Our nutrition expert Sophie Bruno looks at the connection between our diet and dementia, particularly Alzheimer’s disease.
If you are concerned about your future health, you may benefit from the latest research to help empower you through knowledge to make targeted dietary choices; in practice, this can be achieved by selecting foods and nutrients which could reduce the risk, or slow the progression, of dementia and Alzheimer’s disease.
As a consequence of the global ageing of the human population, the occurrence of cognitive impairment and dementia,especially Alzheimer’s, is increasing in prevalence and rapidly becoming a significant public health burden. The precise causes of dementia are unclear but there is growing evidence that diet is the principal factor in the prevention of dementia and Alzheimer’s disease.
A traditional ‘Mediterranean diet’, which is high in fruits and vegetables, cereals, olive oil, fish and omega-3 fatty acids and low in saturated fats derived from meat products and cheese, has traditionally been associated with longer life expectancy and lower rates of chronic diseases. Recent scientific research has confirmed this association and identified particular foods and nutrients that may be beneficial to long-term brain health.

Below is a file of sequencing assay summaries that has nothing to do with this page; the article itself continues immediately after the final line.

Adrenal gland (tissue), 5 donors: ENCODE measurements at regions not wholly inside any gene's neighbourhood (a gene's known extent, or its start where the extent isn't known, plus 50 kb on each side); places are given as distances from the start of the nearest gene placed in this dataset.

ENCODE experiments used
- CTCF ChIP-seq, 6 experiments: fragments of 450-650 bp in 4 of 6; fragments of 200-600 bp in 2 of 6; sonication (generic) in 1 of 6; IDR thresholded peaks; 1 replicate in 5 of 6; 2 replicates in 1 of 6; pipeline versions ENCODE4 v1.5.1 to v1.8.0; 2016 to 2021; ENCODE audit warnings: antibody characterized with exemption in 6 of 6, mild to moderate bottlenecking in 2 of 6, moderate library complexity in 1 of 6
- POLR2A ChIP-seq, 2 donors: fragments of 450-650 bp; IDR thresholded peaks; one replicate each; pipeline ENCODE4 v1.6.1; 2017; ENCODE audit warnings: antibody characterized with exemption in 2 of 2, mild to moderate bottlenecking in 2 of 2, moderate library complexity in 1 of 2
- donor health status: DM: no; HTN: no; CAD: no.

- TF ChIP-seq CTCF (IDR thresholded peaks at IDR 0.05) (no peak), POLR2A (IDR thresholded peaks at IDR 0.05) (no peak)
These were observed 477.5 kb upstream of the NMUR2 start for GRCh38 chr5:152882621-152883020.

Antioxidants: Vitamins C and E
Antioxidant vitamins E and C protect the body against the damaging products of normal functioning. Evidence shows dementia sufferers have lower levels of some antioxidants (vitamins E and C) in their blood than healthy individuals. Increasing the amount of antioxidant-rich foods in the diet may reduce the risk, and slow the progression, of dementia and have other beneficial effects such as reducing inflammation and maintaining healthy blood vessels. The best sources of vitamin E are nuts, seeds and rapeseed oil, while vitamin C is found in fruits and vegetables, with the highest concentrations in citrus fruit and berries.
Polyphenols are compounds which occur naturally in plants and may protect the brain through their antioxidant and anti-inflammatory actions, by reducing the production of toxic chemicals in the brain and by improving the functioning of blood vessels. Both green and black tea have been linked with a reduced incidence of dementia and a moderate intake of red wine (up to 2 glasses a day) can benefit both brain and heart health. Other foods which have been shown to be beneficial are dark chocolate, cocoa, soya and a variety of fruits and vegetables.
Selenium is a mineral found in food which is essential for human health, with recent studies identifying a strong link between low levels of selenium in the body and a decline in brain function. The best dietary sources of selenium are liver, kidney, brazil nuts and seafood. If selenium-rich foods are not eaten regularly, it may be advisable to take a supplement of 50-100 micrograms a day.
Dietary fats: omega-3s
Some dietary fats are thought to be beneficial to brain health while others may be detrimental. Evidence highlights the protective role of long-chain omega-3 PUFA in cognitive decline, found in oily fish such as mackerel, herring, salmon, sardines, anchovies and fresh tuna: this may help to slow cognitive decline, especially in the early stages. However, the evidence suggests that consumption of whole fish is more advantageous than supplementation, perhaps due to the additional nutrients in fish which may act synergistically to reduce cognitive decline. It is recommended to eat at least two servings of fish per week, one of which should be oily.